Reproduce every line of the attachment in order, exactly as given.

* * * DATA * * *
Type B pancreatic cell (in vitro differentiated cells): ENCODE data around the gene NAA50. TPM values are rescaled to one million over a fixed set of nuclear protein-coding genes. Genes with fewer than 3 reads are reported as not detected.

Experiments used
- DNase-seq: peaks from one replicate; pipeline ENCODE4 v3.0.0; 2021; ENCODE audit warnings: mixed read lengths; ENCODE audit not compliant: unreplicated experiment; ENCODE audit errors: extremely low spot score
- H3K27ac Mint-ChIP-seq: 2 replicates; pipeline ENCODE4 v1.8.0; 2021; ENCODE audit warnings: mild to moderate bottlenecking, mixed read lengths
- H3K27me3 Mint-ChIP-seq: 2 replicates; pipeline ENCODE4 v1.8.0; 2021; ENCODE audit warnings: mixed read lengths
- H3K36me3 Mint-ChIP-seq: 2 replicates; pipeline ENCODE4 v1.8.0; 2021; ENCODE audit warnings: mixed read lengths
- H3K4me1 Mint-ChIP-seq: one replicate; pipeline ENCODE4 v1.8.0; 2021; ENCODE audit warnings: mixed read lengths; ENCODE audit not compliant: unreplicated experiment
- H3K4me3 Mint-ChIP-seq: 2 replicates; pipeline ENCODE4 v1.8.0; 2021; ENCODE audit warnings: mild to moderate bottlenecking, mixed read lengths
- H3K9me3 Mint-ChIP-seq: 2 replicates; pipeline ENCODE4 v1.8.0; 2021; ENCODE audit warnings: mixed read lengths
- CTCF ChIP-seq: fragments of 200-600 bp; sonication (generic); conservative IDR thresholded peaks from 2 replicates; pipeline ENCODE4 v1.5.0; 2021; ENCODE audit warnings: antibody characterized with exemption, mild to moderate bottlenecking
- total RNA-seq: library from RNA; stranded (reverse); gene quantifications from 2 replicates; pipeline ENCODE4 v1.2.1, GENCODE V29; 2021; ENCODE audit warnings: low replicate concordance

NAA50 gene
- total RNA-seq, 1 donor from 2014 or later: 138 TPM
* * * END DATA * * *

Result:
Type B pancreatic cell (in vitro differentiated cells): ENCODE data around the gene NAA50. TPM values are rescaled to one million over a fixed set of nuclear protein-coding genes. Genes with fewer than 3 reads are reported as not detected.

Experiments used
- DNase-seq: peaks from one replicate; pipeline ENCODE4 v3.0.0; 2021; ENCODE audit warnings: mixed read lengths; ENCODE audit not compliant: unreplicated experiment; ENCODE audit errors: extremely low spot score
- H3K27ac Mint-ChIP-seq: 2 replicates; pipeline ENCODE4 v1.8.0; 2021; ENCODE audit warnings: mild to moderate bottlenecking, mixed read lengths
- H3K27me3 Mint-ChIP-seq: 2 replicates; pipeline ENCODE4 v1.8.0; 2021; ENCODE audit warnings: mixed read lengths
- H3K36me3 Mint-ChIP-seq: 2 replicates; pipeline ENCODE4 v1.8.0; 2021; ENCODE audit warnings: mixed read lengths
- H3K4me1 Mint-ChIP-seq: one replicate; pipeline ENCODE4 v1.8.0; 2021; ENCODE audit warnings: mixed read lengths; ENCODE audit not compliant: unreplicated experiment
- H3K4me3 Mint-ChIP-seq: 2 replicates; pipeline ENCODE4 v1.8.0; 2021; ENCODE audit warnings: mild to moderate bottlenecking, mixed read lengths
- H3K9me3 Mint-ChIP-seq: 2 replicates; pipeline ENCODE4 v1.8.0; 2021; ENCODE audit warnings: mixed read lengths
- CTCF ChIP-seq: fragments of 200-600 bp; sonication (generic); conservative IDR thresholded peaks from 2 replicates; pipeline ENCODE4 v1.5.0; 2021; ENCODE audit warnings: antibody characterized with exemption, mild to moderate bottlenecking
- total RNA-seq: library from RNA; stranded (reverse); gene quantifications from 2 replicates; pipeline ENCODE4 v1.2.1, GENCODE V29; 2021; ENCODE audit warnings: low replicate concordance

NAA50 gene
- total RNA-seq, 1 donor from 2014 or later: 138 TPM